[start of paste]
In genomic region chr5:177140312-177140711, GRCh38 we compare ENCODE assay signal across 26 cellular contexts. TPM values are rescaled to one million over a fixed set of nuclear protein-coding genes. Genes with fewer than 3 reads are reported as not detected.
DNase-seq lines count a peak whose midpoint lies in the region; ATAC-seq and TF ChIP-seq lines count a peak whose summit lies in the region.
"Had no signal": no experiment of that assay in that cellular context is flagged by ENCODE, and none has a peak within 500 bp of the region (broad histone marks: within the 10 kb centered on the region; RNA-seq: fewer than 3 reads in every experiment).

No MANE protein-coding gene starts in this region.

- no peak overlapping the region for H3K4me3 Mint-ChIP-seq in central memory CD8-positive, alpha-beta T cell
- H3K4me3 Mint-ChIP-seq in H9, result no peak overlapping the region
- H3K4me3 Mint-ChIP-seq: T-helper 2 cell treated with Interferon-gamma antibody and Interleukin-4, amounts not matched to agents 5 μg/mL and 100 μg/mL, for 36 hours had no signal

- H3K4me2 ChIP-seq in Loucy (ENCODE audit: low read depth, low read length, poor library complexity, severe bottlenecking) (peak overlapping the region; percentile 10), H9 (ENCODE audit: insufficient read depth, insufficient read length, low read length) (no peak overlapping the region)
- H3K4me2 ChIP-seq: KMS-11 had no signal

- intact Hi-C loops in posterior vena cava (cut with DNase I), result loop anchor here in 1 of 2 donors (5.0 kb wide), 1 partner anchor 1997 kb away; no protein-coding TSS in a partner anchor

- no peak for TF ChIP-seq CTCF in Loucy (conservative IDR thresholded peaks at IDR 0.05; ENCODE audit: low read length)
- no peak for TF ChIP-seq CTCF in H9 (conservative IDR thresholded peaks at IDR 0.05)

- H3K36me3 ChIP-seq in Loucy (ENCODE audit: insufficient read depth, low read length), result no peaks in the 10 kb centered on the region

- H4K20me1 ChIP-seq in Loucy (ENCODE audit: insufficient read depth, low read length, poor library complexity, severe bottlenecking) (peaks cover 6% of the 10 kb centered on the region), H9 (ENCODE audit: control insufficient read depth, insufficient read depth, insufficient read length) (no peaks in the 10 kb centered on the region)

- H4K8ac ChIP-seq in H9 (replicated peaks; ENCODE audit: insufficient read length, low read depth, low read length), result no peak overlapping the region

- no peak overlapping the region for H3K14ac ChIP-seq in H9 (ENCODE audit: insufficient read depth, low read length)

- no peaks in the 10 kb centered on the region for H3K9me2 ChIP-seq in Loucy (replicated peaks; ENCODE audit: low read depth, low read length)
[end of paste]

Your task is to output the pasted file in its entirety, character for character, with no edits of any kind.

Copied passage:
In genomic region chr5:177140312-177140711, GRCh38 we compare ENCODE assay signal across 26 cellular contexts. TPM values are rescaled to one million over a fixed set of nuclear protein-coding genes. Genes with fewer than 3 reads are reported as not detected.
DNase-seq lines count a peak whose midpoint lies in the region; ATAC-seq and TF ChIP-seq lines count a peak whose summit lies in the region.
"Had no signal": no experiment of that assay in that cellular context is flagged by ENCODE, and none has a peak within 500 bp of the region (broad histone marks: within the 10 kb centered on the region; RNA-seq: fewer than 3 reads in every experiment).

No MANE protein-coding gene starts in this region.

- no peak overlapping the region for H3K4me3 Mint-ChIP-seq in central memory CD8-positive, alpha-beta T cell
- H3K4me3 Mint-ChIP-seq in H9, result no peak overlapping the region
- H3K4me3 Mint-ChIP-seq: T-helper 2 cell treated with Interferon-gamma antibody and Interleukin-4, amounts not matched to agents 5 μg/mL and 100 μg/mL, for 36 hours had no signal

- H3K4me2 ChIP-seq in Loucy (ENCODE audit: low read depth, low read length, poor library complexity, severe bottlenecking) (peak overlapping the region; percentile 10), H9 (ENCODE audit: insufficient read depth, insufficient read length, low read length) (no peak overlapping the region)
- H3K4me2 ChIP-seq: KMS-11 had no signal

- intact Hi-C loops in posterior vena cava (cut with DNase I), result loop anchor here in 1 of 2 donors (5.0 kb wide), 1 partner anchor 1997 kb away; no protein-coding TSS in a partner anchor

- no peak for TF ChIP-seq CTCF in Loucy (conservative IDR thresholded peaks at IDR 0.05; ENCODE audit: low read length)
- no peak for TF ChIP-seq CTCF in H9 (conservative IDR thresholded peaks at IDR 0.05)

- H3K36me3 ChIP-seq in Loucy (ENCODE audit: insufficient read depth, low read length), result no peaks in the 10 kb centered on the region

- H4K20me1 ChIP-seq in Loucy (ENCODE audit: insufficient read depth, low read length, poor library complexity, severe bottlenecking) (peaks cover 6% of the 10 kb centered on the region), H9 (ENCODE audit: control insufficient read depth, insufficient read depth, insufficient read length) (no peaks in the 10 kb centered on the region)

- H4K8ac ChIP-seq in H9 (replicated peaks; ENCODE audit: insufficient read length, low read depth, low read length), result no peak overlapping the region

- no peak overlapping the region for H3K14ac ChIP-seq in H9 (ENCODE audit: insufficient read depth, low read length)

- no peaks in the 10 kb centered on the region for H3K9me2 ChIP-seq in Loucy (replicated peaks; ENCODE audit: low read depth, low read length)